Arkansas Death Row Inmate Granted Stay Of Execution; Experts Weigh-In

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FORT SMITH (KFSM) -- Arkansas death row inmate Jack Greene was convicted in 1991 for the murder of Pastor Sidney Burnett, who was beaten with a can of hominy, stabbed and shot.

Greene was set to be executed at the Arkansas Varner Unit on Thursday (Nov. 9). The Arkansas Supreme Court halted the planned execution of Greene, whose attorney says suffers from psychotic delusions and is mentally ill.

Justices on Tuesday granted the request for an emergency stay and did not elaborate on a reason.

Greene's attorney had asked for the stay so justices could review a lower court's decision to dismiss his challenge of a state law that give Arkansas top prison official the authority to determine whether he is competent.

Fort Smith attorney Ron Fields has been following Greene's case and has spent years in criminal law. He weighed-in on the highly debatable and controversial issue.

"The victim's families are sitting there wondering when is justice going to be complete?" Fields said. "The petition in the Greene case, it could have been filed last year, two years ago, four years ago, eight years ago but they filed it this week, three days before the execution date. Again, there's no penalty for that and they are being rewarded."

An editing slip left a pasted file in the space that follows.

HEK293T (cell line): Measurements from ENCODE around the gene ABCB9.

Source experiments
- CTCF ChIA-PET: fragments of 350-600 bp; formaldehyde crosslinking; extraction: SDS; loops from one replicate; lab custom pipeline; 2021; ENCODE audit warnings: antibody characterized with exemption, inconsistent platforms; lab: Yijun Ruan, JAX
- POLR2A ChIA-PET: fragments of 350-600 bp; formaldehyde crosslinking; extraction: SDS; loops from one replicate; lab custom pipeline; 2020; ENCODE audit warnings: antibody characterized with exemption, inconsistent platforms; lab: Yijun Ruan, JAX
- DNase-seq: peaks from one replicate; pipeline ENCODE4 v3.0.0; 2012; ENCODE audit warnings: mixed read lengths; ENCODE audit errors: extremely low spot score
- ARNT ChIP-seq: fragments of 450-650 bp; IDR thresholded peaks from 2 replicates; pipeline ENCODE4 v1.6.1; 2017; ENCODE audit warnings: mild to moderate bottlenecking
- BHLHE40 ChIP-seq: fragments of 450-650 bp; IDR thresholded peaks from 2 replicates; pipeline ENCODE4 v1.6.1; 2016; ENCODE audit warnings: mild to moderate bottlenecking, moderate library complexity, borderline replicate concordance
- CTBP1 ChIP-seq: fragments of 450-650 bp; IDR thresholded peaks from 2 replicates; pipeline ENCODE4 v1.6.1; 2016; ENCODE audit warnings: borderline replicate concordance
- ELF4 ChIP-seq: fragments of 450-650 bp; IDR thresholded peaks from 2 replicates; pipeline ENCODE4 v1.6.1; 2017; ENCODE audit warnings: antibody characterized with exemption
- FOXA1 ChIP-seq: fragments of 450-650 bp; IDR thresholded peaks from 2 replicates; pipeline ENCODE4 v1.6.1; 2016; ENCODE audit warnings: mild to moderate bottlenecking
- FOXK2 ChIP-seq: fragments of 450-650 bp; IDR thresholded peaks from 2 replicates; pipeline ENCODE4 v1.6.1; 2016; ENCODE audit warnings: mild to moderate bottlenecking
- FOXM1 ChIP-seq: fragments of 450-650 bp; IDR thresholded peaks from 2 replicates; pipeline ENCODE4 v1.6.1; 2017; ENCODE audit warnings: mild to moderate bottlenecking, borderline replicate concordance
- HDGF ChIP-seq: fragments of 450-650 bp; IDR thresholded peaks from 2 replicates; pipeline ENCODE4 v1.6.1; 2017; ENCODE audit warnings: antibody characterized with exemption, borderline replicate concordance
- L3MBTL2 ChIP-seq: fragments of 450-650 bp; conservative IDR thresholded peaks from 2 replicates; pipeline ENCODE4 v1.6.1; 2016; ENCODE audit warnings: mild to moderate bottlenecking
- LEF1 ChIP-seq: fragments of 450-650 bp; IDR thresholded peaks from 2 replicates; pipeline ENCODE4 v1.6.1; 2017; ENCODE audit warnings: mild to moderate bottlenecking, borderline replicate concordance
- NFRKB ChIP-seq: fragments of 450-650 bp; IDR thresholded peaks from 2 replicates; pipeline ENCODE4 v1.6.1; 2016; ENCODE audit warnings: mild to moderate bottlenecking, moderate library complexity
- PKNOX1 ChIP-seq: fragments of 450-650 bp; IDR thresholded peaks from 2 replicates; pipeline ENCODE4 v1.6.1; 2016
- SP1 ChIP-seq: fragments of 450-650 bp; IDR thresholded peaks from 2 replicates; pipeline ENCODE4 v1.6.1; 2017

In response to the state's Supreme Court decision, Arkansas Attorney General Leslie Rutledge stated, "With no written order or explanation provided, the Arkansas Supreme Court has once again delayed justice for the family of Sidney Burnett. I will continue to fight for justice for Sidney Burnett and to give the Burnett family the closure they deserve."

The Arkansas Attorney General is not expected to fight the court's decision, according to a spokesperson.

5NEWS reached out to Greene's attorney for comment. He would not go on camera but said, "It's not constitutional to execute someone who is suffering from a mental illness that prevents him from rationally understanding his execution," attorney John C. Williams released in a statement.

Fields said in following the case, he believes the definition of what defines a mental illness is more subjective than ever before.

"The problem is, the question of what is mental illness isn't simple anymore. Mental illness is, I am wearing a blue shirt and you prefer black. It's just totally gone away from reality. Everything becomes a mental illness issue," Fields said.

Fields explained what he believes will happen next in the Jack Greene case.

"The Arkansas Supreme Court is going to rule. If it's not favorable, whichever side is going to take it up to the Federal Courts and you're talking another four, five, six or eight years possibly," he said.

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